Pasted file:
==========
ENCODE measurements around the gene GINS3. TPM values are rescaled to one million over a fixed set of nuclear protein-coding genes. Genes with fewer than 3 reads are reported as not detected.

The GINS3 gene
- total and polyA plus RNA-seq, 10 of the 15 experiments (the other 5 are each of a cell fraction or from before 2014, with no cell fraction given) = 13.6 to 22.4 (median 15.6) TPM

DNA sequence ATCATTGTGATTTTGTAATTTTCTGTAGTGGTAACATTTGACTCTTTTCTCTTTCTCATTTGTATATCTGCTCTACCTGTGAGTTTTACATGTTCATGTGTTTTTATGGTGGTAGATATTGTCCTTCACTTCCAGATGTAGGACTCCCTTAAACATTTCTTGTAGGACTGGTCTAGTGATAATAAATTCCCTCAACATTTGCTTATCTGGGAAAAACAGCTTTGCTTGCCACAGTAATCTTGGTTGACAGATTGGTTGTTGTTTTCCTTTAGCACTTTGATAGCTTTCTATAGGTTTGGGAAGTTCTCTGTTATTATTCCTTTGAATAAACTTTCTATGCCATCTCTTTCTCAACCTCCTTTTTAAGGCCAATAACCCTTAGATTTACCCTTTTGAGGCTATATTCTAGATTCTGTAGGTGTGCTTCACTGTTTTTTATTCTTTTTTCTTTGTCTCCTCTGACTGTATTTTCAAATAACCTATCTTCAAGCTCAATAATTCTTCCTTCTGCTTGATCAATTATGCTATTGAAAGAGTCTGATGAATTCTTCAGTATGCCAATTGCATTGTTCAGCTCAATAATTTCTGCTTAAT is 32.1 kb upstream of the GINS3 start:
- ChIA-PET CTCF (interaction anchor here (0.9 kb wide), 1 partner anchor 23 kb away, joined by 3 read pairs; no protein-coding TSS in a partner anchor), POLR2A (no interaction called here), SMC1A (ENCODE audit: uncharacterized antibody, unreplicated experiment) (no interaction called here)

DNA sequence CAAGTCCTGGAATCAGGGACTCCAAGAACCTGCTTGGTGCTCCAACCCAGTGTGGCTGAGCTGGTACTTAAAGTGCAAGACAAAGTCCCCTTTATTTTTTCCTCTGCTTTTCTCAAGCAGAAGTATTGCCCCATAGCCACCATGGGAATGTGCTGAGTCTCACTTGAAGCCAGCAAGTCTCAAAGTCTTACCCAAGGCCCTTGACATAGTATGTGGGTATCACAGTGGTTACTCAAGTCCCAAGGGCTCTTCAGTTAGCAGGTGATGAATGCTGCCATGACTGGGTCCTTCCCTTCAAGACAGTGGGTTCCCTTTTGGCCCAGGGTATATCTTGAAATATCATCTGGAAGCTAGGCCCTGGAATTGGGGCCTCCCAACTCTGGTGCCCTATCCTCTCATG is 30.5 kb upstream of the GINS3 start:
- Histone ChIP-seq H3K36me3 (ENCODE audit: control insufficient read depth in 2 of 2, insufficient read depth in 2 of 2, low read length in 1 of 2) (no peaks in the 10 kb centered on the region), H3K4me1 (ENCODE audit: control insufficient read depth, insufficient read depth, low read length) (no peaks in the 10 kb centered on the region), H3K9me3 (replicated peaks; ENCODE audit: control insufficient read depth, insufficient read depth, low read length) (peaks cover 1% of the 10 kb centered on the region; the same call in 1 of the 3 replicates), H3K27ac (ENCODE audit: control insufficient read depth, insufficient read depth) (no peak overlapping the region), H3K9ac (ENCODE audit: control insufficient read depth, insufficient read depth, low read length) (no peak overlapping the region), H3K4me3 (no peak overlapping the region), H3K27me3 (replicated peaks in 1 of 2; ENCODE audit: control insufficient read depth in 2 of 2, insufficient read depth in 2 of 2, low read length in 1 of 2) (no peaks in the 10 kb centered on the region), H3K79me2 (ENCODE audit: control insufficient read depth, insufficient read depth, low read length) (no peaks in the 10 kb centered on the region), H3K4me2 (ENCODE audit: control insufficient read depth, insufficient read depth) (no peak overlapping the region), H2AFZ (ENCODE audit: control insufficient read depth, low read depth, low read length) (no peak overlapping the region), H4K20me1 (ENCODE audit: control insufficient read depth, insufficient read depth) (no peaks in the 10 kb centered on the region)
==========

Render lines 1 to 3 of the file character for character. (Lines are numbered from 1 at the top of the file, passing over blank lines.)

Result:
ENCODE measurements around the gene GINS3. TPM values are rescaled to one million over a fixed set of nuclear protein-coding genes. Genes with fewer than 3 reads are reported as not detected.

The GINS3 gene
- total and polyA plus RNA-seq, 10 of the 15 experiments (the other 5 are each of a cell fraction or from before 2014, with no cell fraction given) = 13.6 to 22.4 (median 15.6) TPM